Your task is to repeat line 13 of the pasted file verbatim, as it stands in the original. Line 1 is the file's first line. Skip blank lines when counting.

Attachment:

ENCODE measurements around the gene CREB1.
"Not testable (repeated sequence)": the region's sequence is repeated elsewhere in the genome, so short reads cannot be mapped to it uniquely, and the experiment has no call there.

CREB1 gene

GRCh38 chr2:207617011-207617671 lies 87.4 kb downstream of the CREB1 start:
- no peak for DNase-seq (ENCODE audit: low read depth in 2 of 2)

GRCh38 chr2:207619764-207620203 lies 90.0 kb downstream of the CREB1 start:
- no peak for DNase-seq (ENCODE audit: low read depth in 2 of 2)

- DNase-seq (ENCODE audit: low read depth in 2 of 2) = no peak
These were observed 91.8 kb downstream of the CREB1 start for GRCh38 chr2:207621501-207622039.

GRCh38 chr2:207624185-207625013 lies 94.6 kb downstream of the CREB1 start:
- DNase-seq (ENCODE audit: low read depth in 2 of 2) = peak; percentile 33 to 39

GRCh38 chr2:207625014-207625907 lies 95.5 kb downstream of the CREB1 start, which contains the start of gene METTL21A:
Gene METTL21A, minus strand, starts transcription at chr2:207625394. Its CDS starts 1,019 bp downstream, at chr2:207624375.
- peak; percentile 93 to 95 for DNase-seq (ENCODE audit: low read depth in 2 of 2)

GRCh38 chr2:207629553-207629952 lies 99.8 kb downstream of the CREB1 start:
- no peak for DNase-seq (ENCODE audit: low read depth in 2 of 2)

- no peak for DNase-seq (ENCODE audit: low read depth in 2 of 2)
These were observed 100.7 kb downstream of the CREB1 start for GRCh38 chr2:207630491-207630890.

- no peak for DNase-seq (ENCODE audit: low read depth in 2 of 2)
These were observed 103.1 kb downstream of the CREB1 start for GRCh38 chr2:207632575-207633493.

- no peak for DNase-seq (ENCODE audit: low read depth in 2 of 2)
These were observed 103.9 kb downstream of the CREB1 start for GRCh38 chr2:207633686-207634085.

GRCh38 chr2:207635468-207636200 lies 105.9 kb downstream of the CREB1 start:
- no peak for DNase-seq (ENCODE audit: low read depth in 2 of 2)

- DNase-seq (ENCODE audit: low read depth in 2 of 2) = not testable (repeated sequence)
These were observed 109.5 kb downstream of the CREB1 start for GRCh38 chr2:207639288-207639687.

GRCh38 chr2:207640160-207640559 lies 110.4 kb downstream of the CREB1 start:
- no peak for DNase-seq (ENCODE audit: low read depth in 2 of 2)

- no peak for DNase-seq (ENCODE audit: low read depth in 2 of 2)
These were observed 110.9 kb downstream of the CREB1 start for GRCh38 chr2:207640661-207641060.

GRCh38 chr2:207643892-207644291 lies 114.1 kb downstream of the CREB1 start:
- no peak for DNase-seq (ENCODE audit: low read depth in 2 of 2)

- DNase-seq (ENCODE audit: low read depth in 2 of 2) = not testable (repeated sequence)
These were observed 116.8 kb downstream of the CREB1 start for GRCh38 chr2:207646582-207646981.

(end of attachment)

Gene METTL21A, minus strand, starts transcription at chr2:207625394. Its CDS starts 1,019 bp downstream, at chr2:207624375.